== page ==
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01/06/15

Stream team: Why the idea of traditional cable and satellite TV needs plug pulled

How often have you heard this, as it relates to cable television and satellite plans: Why can't you just pay for the channels you want to watch?
That thinking is shunned and discarded from the likes of Verizon FIOS, Comcast and other heavy hitters within the industry who believe that they're delivering a premium service and already offer enough in the way of bundled discounts that consumers should be reveling in that pricing plan.
Customers, however, have a different view. They are paying somewhere in the neighborhood of $100-200 per month, and realistically only are watching a handful of channels or using the internet sporadically, at least the majority of them anyway.
With that, you have customers cutting the cable cord (or at least downgrading) and opting for streaming services that are remarkably low in pricing (Netflix, Hulu, etc.), yet still offer enough in the way of entertainment to justify dropping their monthly cable bill significantly.
The influx of the streaming services may be shifting the balance of power back to customers to some degree as networks, cable channels and pay services alike are starting to strongly consider offering their channels and subsequent programming for a monthly subscription fee in addition to or instead of being part of a bloated cable or satellite channel lineup.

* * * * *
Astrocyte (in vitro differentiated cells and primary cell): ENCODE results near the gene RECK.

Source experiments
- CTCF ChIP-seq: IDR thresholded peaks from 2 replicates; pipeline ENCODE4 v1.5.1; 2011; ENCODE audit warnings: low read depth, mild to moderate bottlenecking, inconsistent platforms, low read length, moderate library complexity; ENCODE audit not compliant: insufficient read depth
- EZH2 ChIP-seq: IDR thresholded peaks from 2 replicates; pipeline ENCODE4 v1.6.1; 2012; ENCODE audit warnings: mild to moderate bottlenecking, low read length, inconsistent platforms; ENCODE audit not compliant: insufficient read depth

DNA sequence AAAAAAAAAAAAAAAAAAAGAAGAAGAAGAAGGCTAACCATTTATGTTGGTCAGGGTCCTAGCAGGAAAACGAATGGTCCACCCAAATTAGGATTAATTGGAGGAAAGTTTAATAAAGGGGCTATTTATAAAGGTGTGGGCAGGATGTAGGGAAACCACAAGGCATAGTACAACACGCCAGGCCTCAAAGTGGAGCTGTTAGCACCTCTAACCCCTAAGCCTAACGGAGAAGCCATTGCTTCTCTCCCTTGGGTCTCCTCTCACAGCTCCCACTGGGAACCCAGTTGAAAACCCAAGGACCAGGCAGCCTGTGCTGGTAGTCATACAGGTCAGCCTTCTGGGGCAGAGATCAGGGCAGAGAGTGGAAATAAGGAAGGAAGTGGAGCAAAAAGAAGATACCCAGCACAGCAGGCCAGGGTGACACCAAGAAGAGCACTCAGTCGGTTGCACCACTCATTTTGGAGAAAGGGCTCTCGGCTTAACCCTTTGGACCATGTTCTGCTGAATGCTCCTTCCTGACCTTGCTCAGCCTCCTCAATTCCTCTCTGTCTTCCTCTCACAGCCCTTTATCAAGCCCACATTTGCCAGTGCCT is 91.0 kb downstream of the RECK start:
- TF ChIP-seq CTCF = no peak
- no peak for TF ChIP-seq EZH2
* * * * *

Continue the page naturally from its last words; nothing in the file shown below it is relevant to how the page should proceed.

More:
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Take for instance the latest news from Dish Network, which is set to offer ESPN as a monthly subscription channel, in addition to other networks as part of that $20 per month fee, including ESPN 2, TNT and CNN. Dish Network is calling this "Sling."
This bold move should only strengthen the movement of those who want to cancel their cable and piece together a plan by using streaming services to complete their television needs. If more channels follow suit and take the same path as ESPN and others, the cable and satellite industry is going to have plenty of concern for their financial future and bottom lines.
In the long run, this may force cable to rethink not only their pricing strategy but also how they bundle their services and channels. While most customers like the idea of aggressive pricing for cable, internet and phone together, they're not quite as thrilled with 200 plus channels when all they really want are local affiliates for news, for example, and maybe an HBO or sports channel.
ESPN may ultimately become the catalyst that sparks real change in the cable and television world, specifically giving customers options that they desperately want and need in a marketplace that is force feeding the status quo, when all they really want is a fair alternative to how they watch and pay for their television services.

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